A night out…as a woman

Just in case anyone would like to know what it’s like being a woman on a night out, this is an account of last Saturday night out in a bar in Wellington. I’d suggest it’s not an uncommon experience for a lot of women, and one that most women might think when reading that’s not that bad, which kind of sums up how ingrained certain behaviours are in society as I’d hazard a guess most women have had much worse behaviour towards them. I wonder how many men have this kind of experience on a night out?

Sat at a table with my friend to the side of the room, we’re chatting while having a drink. We put some music on the jukebox and when one of our songs came on, we got up to have a boogie. Right next to our table. You know the type of night; out to have fun, a few drinks and a good old dance. We weren’t really interested in chatting to anyone else; we don’t see each other that often so it was a chance to catch up and have a laugh.

A group of men came into the bar, perhaps about 6 of them in total. Probably about my age, maybe a bit younger.

One of them came over to me.

“You look wonderful.” I glance down at my checked shirt, jeans and boots topped off with a cowboy hat. Err, thanks. I’m in no way ‘dressed up’. Not that it matters, but just to set the scene.

“My friend is single. You should come and talk to him. I’m married. I just have to tell you you look wonderful though. Come talk to my single friend! He’s shy, you have to come over to talk to him. Come on come on come on.”

“No thanks, I’m not interested, just here having a girls night.”

“Come on. You come and talk to him. He won’t come over, you have to go to him. Come on, come and cheer him up. He needs cheering up.”

“No I’m OK.”




He disappears off. Another one of them comes over (not the single friend, he was just doing his own thing quite happily), dancing about with big wide eyes and a baseball cap.

“Come dance with me?”

“No I’m OK, but thanks though.” Ever polite.

“Why not?”

“I’m alright here thanks, just dancing with my friend.”

“Come on, let’s go to the dancefloor” He grabs my hand and starts pulling.

I pull it back. “No thanks.”

His face looks like I’ve offended him, and he disappears off.

Man number 1 comes back over. Holds up his wedding ring. “I’m married!” he exclaims, like an achievement. “So I’m OK. I’m not trying to hit on you, you know.”

“I know, you already said you were married. I never said you were trying to hit on me. I’m just here having a night out with my friend.”

A bit later on, same man, sidles over: “I look at you and you’re like everything I would ever want.”

“Errr.” I try to ignore him and carry on dancing. He leans in and tells me I look wonderful again, for what seems like the 10th time that night. “Come and join us.”

“No thank you, really, I am OK here.”

Man number 2 comes back over.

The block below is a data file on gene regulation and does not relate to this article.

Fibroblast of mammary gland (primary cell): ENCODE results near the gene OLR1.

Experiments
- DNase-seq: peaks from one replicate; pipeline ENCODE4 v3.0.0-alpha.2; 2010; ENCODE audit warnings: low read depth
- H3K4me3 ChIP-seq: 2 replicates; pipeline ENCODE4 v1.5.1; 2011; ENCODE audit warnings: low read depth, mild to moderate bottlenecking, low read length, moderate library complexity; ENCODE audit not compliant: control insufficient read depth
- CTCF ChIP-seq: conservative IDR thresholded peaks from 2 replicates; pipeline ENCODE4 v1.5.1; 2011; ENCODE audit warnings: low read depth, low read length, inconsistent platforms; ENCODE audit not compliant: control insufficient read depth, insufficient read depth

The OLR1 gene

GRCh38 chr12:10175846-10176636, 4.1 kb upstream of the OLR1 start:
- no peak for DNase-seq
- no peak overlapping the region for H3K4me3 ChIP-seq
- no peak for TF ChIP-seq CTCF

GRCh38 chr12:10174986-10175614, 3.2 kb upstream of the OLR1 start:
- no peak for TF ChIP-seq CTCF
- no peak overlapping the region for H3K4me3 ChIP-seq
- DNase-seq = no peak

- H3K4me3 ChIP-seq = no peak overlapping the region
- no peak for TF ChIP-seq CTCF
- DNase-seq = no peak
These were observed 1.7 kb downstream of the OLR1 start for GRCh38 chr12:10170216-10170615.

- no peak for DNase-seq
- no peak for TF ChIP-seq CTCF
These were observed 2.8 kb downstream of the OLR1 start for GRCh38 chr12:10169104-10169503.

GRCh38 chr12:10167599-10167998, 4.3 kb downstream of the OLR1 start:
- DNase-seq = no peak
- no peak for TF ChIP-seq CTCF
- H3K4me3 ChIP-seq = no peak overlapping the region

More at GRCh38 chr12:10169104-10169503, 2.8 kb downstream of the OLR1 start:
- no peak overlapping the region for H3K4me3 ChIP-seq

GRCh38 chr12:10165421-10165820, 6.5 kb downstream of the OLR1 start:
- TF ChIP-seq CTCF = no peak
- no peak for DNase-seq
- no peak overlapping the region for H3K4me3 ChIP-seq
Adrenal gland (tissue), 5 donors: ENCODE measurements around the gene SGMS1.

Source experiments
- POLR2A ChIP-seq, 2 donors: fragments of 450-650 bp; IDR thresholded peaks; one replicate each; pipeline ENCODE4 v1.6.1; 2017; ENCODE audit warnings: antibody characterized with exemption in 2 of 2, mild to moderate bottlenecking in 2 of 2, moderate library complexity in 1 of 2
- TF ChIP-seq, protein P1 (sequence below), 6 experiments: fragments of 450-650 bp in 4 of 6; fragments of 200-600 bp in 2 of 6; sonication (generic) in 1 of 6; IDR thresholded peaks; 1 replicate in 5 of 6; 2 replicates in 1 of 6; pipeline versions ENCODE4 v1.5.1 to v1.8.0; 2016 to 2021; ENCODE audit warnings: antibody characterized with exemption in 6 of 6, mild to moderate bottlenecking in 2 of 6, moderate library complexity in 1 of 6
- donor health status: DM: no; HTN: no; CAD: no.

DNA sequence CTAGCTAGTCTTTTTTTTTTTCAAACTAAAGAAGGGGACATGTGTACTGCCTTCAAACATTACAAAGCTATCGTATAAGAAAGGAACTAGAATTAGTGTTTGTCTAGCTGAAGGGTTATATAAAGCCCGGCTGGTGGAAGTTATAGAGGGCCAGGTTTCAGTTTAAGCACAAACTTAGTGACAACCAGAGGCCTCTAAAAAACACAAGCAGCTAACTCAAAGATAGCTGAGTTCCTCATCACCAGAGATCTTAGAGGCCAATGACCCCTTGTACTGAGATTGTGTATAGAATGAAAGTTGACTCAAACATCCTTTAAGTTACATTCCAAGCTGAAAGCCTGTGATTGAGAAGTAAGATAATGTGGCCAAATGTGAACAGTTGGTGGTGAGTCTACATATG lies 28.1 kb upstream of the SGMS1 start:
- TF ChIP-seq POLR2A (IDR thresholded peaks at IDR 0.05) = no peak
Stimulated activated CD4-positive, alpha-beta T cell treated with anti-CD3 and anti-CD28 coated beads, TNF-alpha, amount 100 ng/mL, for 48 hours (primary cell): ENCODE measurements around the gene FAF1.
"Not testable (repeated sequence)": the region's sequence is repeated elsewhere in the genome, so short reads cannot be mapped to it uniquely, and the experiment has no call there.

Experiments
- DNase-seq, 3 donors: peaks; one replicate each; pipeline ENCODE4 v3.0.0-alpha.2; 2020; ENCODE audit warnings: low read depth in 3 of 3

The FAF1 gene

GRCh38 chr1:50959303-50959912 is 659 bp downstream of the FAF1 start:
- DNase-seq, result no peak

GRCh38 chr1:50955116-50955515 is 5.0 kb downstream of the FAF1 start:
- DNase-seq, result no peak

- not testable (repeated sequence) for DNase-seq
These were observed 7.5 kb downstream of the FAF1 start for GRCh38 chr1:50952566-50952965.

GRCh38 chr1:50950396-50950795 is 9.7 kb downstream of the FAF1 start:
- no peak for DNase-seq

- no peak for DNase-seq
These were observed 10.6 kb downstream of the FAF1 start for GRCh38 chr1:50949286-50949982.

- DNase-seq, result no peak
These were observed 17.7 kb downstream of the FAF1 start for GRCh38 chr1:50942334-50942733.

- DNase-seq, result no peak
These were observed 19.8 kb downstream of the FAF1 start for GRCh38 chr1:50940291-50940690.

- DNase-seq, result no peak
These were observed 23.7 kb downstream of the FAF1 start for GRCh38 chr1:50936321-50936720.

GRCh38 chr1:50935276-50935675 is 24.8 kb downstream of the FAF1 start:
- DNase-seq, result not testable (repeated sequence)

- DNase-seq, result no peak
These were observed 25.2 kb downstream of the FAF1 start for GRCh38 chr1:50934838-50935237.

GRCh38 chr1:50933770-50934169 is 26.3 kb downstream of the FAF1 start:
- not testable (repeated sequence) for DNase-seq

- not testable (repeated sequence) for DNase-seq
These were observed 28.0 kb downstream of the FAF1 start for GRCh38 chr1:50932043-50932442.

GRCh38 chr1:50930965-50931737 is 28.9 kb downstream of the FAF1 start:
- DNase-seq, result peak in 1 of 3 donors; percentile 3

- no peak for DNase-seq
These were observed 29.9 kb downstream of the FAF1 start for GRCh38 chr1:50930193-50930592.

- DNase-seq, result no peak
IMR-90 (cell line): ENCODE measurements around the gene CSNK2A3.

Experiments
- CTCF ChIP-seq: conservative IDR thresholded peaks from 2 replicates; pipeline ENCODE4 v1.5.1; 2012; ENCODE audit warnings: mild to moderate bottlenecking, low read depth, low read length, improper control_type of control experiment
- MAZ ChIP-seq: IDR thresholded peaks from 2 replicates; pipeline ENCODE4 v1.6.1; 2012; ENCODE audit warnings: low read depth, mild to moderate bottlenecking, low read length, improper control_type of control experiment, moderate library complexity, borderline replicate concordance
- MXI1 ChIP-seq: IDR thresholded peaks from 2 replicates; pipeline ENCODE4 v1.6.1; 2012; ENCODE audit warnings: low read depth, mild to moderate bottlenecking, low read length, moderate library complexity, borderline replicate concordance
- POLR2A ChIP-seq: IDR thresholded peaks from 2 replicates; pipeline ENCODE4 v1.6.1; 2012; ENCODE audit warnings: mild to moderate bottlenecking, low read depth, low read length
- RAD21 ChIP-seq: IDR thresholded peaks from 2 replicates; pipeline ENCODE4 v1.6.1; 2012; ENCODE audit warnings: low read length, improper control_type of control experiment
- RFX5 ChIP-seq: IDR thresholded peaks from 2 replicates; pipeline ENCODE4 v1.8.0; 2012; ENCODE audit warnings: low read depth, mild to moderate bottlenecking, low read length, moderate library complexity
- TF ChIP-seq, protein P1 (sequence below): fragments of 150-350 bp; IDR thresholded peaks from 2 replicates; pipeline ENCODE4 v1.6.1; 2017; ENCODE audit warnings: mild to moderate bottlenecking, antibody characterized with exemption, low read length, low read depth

“Come and dance with us.”

“No.” I stop dancing and go sit back down. Not that I want to, but it seems the easiest way to stop the conversation.

5 minutes later, they’re back again.

Grabbing my arm and pulling me over.

“No thank you, I’m happy here, we’re just having our own evening thanks very much.”

“Come onnnnnn”, arm on my waist now.

“No.” I remove the arm.

I went back to dancing. Man number 2 comes up behind me and squeezes my arse. I spin round. “NO! Don’t do that.”

He pulls a face like a small child that’s been told off and looks massively offended.

All this is repeated several times, with both of us. At this point I’m thinking seriously do fuck the fuck off now. I don’t actually say this of course, because I’m far too polite. We just keep repeating versions of “No thank you, please just leave us alone to do our own thing.”

Eventually, after man number 1 started getting aggy with my friend’s boyfriend who’d joined us a bit later on, asking him “do I intimidate you” and continuing to encroach our space, my friend went and mentioned it to the bar staff, and the security team came over and asked him to leave.

This is as well as a random guy pissing around and trying to knock my hat off while I’m trying to put a song on the jukebox, another guy pretending to lasso me on the dancefloor and then looking offended when I don’t want to join in and telling me I’m no fun.

Look. There’s nothing wrong with wanting to chat to someone, but there’s no need to be a dick about it, and if someone says they’re not interested, please respect that.

Big up to a guy called George though, who I got chatting to in the hostel when I got back who was quite the opposite, and apologised on behalf of all men. No need, it’s not all men, but thanks for being one that’s not a dick.


Published by Paps

I love running, writing, travel and adventure. I'll give anything a go once, and am always up for a laugh.

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